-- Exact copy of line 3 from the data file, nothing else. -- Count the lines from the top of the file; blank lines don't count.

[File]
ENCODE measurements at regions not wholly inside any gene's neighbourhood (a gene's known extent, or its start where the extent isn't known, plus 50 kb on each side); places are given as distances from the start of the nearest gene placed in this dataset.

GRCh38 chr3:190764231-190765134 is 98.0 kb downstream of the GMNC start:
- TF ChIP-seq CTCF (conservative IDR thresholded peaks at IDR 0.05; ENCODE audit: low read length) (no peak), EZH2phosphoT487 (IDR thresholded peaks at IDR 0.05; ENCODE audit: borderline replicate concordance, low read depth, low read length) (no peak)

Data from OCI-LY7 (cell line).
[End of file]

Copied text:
- TF ChIP-seq CTCF (conservative IDR thresholded peaks at IDR 0.05; ENCODE audit: low read length) (no peak), EZH2phosphoT487 (IDR thresholded peaks at IDR 0.05; ENCODE audit: borderline replicate concordance, low read depth, low read length) (no peak)